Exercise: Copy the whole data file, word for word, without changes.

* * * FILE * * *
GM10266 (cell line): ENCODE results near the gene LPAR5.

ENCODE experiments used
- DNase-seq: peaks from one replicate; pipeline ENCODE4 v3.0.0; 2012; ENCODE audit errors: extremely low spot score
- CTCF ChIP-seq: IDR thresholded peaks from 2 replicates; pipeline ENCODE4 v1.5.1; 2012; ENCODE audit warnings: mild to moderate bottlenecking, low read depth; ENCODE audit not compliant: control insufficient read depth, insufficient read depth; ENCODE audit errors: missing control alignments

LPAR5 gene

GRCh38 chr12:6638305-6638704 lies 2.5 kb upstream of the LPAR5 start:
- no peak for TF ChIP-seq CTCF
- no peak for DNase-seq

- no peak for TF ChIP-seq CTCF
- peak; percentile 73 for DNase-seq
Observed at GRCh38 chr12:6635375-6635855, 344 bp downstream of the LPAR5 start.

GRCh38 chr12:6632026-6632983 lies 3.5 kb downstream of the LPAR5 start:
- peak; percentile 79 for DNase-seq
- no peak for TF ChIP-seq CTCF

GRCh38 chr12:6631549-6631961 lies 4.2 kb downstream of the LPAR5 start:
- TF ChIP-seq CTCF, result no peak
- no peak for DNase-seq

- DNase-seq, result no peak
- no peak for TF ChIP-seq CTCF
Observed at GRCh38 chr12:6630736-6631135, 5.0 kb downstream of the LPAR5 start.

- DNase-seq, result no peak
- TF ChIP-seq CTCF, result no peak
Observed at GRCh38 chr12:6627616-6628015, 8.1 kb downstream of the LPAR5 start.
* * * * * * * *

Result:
GM10266 (cell line): ENCODE results near the gene LPAR5.

ENCODE experiments used
- DNase-seq: peaks from one replicate; pipeline ENCODE4 v3.0.0; 2012; ENCODE audit errors: extremely low spot score
- CTCF ChIP-seq: IDR thresholded peaks from 2 replicates; pipeline ENCODE4 v1.5.1; 2012; ENCODE audit warnings: mild to moderate bottlenecking, low read depth; ENCODE audit not compliant: control insufficient read depth, insufficient read depth; ENCODE audit errors: missing control alignments

LPAR5 gene

GRCh38 chr12:6638305-6638704 lies 2.5 kb upstream of the LPAR5 start:
- no peak for TF ChIP-seq CTCF
- no peak for DNase-seq

- no peak for TF ChIP-seq CTCF
- peak; percentile 73 for DNase-seq
Observed at GRCh38 chr12:6635375-6635855, 344 bp downstream of the LPAR5 start.

GRCh38 chr12:6632026-6632983 lies 3.5 kb downstream of the LPAR5 start:
- peak; percentile 79 for DNase-seq
- no peak for TF ChIP-seq CTCF

GRCh38 chr12:6631549-6631961 lies 4.2 kb downstream of the LPAR5 start:
- TF ChIP-seq CTCF, result no peak
- no peak for DNase-seq

- DNase-seq, result no peak
- no peak for TF ChIP-seq CTCF
Observed at GRCh38 chr12:6630736-6631135, 5.0 kb downstream of the LPAR5 start.

- DNase-seq, result no peak
- TF ChIP-seq CTCF, result no peak
Observed at GRCh38 chr12:6627616-6628015, 8.1 kb downstream of the LPAR5 start.